January 23, 2017

Trouble At Home: Nearly Half Of Massachusetts Voters Want Warren Gone

Aside from the Patriots heading to their seventh Super Bowl, the other big news out of Massachusetts this morning is startling new polling data showing Senator Elizabeth Warren vulnerable in her 2018 re-election.

According to WBUR – Boston’s NPR affiliate – “Forty-six percent think voters ought to ‘give someone else a chance’.”

Despite the Bay State’s deep blue leanings, Warren’s favorability rating is a full 8 points lower than Governor Charlie Baker.

How is this possible in a Commonwealth where Democrats outnumber Republicans by a three-to-one ratio? Steve Koczela, president of The MassINC Polling Group that conducted the survey for WBUR, offers a compelling rationale:

“When you look at Elizabeth Warren’s favorables, only 12 percent of Republicans have a favorable view of her,” Koczela said. “When you look at Baker, 60 percent of Democrats view him favorably. So he has bipartisan appeal where Elizabeth Warren really never has.”

In the immediate aftermath of Warren’s 2012 election, she pledged a spirit of bipartisanship, as seen in this appearance on CBS This Morning the day after her victory:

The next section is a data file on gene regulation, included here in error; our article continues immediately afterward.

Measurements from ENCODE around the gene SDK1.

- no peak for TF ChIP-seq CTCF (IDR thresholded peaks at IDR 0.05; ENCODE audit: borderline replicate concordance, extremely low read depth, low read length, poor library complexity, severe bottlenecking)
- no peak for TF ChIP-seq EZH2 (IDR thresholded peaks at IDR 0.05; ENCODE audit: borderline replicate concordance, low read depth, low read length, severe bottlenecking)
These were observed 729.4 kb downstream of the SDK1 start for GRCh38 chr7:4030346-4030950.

She extended an olive branch to her opponent’s supporters, tempering her feisty middle-class populism with a dose of conciliation: “I understand that there was a message for people who voted for Senator Brown. I think a lot of them were saying, ‘you’ve got to be willing to reach across the aisle,'” explained Warren. “I want them to know I heard that loud and clear, and it’s what I want to do – I don’t want to go to Washington to be able to say, ‘whoa, I’m a senator.’ I want to go to Washington because I want to help get something done.

Since then, Warren has become the Senate’s most liberal partisan, more interested in advancing an extreme left-wing agenda than getting anything done for the Commonwealth she was elected to represent. That’s not sitting well with her constituents, the majority of which are un-enrolled and don’t belong to either political party.

Warren may have her sights set on the 2020 presidential race, but this new poll shows she shouldn’t take the immediate race in front of her for granted.